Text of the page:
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Monday, November 06, 2006

Language getting personal, Words of life

Read this:


Ok, you probably can’t and that’s ok. But if you are familiar with the English language you immediately recognize the characters and symbols as letters and punctuation marks in our alphabet.

Now let’s take those letters and arrange them into groups that we can recognize:

A closet is a small room.

Ok, that’s a bit better. Although we recognized the marks in our first example we needed to arrange them into something sensible. Our language has evolved over time such that when we read the sentence “A closet is a small room” it carries a meaning with it – we can recognize it as something intelligible.

But even in the second example something is lacking, so let me throw another example at you:

There is an intruder in your closet!

Ok, now it is personal, isn’t it? I am no longer speculating about a closet or a small room, or what it means for a closet to be a closet. Instead I am speaking of your closet. And your closet has an intruder. If I were to communicate this to you directly you might have several alarming thoughts race through your mind:
Is this intruder going to harm me? What do they want? Should I call the police or get myself a weapon? And how does Jonathan know I have an intruder in my closet, anyway?!?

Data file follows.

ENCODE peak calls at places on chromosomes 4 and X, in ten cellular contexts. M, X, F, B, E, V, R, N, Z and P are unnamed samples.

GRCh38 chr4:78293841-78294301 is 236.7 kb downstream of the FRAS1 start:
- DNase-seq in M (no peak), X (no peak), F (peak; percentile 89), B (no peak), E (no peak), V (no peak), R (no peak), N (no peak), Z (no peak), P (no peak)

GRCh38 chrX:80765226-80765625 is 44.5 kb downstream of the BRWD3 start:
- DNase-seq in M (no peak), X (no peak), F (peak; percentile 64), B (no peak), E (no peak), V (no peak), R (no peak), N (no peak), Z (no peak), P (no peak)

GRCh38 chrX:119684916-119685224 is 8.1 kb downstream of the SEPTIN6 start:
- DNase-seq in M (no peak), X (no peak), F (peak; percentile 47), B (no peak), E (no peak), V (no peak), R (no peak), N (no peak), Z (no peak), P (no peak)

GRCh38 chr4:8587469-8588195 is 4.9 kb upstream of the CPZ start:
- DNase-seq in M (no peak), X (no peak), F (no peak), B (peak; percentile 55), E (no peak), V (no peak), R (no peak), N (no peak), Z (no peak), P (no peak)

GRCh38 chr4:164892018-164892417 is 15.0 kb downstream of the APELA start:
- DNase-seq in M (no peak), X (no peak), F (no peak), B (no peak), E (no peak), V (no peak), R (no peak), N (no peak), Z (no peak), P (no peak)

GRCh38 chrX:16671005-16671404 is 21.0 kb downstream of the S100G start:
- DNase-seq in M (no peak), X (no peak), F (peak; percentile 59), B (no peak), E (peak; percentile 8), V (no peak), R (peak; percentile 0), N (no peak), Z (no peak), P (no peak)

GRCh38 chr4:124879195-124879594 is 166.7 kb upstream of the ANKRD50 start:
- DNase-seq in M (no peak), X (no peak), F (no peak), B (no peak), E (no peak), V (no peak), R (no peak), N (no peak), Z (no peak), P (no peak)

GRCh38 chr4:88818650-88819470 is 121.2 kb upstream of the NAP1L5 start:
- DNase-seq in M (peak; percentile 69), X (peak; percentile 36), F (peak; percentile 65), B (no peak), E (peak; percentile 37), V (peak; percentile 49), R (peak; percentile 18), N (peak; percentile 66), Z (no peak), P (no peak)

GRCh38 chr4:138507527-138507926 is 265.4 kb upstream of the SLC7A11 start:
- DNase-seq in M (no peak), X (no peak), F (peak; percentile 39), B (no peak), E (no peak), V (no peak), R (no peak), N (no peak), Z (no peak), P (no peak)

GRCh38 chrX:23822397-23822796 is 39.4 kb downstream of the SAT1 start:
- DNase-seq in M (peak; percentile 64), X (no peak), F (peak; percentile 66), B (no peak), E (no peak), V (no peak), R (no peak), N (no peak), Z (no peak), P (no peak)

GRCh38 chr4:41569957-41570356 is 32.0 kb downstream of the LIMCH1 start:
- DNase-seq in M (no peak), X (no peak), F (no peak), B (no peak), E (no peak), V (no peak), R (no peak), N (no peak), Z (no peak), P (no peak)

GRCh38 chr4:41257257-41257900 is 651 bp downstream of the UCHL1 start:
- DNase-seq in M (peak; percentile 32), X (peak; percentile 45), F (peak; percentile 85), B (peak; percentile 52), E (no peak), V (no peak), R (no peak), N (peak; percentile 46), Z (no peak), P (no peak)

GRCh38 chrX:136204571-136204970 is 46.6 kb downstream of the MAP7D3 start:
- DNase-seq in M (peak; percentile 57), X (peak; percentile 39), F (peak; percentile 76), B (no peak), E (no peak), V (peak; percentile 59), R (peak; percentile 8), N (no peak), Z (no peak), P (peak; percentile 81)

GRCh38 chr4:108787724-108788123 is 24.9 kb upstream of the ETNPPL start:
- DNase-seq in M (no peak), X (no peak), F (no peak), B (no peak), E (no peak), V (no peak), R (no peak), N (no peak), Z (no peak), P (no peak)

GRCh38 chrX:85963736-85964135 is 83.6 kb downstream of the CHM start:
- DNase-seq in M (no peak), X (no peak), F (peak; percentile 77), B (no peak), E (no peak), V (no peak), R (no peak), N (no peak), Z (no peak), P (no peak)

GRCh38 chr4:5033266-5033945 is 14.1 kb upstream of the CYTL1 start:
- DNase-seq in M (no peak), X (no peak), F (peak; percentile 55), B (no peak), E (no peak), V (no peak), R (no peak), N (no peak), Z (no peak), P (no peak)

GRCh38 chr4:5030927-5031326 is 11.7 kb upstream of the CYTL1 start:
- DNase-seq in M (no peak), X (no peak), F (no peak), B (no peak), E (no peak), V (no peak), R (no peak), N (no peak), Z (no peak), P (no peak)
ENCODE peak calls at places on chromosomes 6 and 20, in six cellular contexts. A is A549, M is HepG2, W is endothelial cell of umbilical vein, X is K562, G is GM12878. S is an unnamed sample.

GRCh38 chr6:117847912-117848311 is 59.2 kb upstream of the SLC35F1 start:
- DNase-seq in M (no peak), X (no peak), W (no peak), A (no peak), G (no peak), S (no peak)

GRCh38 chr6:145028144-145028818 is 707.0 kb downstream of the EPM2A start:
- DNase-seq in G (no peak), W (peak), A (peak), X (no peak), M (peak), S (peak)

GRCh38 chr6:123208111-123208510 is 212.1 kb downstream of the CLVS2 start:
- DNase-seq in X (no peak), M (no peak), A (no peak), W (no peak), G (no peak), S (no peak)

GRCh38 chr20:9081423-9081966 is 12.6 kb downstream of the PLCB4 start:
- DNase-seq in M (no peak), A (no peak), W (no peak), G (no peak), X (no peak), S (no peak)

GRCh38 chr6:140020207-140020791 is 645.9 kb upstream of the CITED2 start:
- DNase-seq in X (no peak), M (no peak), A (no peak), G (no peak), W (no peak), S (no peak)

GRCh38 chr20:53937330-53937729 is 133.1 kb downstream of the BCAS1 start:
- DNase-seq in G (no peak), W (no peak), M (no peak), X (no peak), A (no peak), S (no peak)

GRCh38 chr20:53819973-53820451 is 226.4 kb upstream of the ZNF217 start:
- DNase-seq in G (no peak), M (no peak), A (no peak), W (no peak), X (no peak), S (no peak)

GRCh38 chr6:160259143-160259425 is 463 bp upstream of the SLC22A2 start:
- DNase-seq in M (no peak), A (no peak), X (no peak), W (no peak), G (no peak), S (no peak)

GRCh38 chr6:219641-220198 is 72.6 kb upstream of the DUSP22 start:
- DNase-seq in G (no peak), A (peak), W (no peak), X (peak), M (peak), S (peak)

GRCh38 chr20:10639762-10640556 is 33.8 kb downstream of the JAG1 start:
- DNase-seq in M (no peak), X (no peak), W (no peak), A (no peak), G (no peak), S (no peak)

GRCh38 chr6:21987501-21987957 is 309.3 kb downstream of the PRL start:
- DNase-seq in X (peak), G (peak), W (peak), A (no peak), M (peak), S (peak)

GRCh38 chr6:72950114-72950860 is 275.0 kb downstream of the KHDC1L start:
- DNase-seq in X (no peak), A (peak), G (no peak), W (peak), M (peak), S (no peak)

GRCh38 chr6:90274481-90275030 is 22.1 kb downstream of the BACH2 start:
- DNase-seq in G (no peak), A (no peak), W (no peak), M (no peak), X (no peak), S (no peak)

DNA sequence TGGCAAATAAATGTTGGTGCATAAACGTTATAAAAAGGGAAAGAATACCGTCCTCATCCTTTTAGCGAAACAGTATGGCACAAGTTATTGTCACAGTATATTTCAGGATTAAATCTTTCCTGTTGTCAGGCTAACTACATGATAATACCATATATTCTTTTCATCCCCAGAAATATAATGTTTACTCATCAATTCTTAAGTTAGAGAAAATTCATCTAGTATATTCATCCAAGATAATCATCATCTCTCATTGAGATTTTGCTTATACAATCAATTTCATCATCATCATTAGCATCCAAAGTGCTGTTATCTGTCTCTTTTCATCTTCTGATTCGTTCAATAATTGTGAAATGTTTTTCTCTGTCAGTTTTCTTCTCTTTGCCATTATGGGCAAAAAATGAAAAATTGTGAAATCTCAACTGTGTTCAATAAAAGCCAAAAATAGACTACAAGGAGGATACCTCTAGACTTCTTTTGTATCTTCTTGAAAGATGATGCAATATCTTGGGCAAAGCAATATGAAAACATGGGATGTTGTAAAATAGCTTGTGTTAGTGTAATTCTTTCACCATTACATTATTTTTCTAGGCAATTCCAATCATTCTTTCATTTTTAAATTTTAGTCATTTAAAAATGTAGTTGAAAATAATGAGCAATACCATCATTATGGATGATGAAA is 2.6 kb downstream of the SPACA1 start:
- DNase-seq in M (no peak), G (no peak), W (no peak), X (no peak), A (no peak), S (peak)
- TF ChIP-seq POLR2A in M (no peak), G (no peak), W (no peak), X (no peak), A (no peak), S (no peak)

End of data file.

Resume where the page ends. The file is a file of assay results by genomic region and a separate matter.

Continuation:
Perhaps it is the last question that would be most applicable, right? On what basis do I know there is an intruder in your closet? For me to warn you of an intruder in your closet I must have some sort of personalized connection with you. Then meaning of my language then is interwoven with the personal nature of my experience. In other words, my statement (“There is an intruder in your closet!”) only has meaning if I have some sort of actual, personal knowledge that there is, in fact, an intruder in your closet. This is the personal nature of language. Language gets personal.

This is the human (all too human) aspect of language that seems to be necessary for Revelation to be personally meaningful. God could have stopped revealing when he inscribed with his own hand upon the stone tablets of Moses upon Mount Sinai. Or he could have continued to reveal in this manner: A direct dictation that left little doubt of its connection with the Creator. This Revelation would have been meaningful, of course, and I suppose to an extent it would be personally meaningful. However, when someone has a shared experience with us it speaks to us on a deeper level. For example, only those who have experienced an intruder in their closet can truly relate with each other. Otherwise it is just speculation and conjecture.

So, rather than speaking language through his own hand God spoke through the faith experiences of human beings. Shared experiences mixed with authoritative commands mixed with intense emotional output mixed with historical narrative mixed with wisdom, and on and on….the Revelation reaches through human souls to touch human souls. Through human words to affect human worlds. Through human lives to bring us new birth.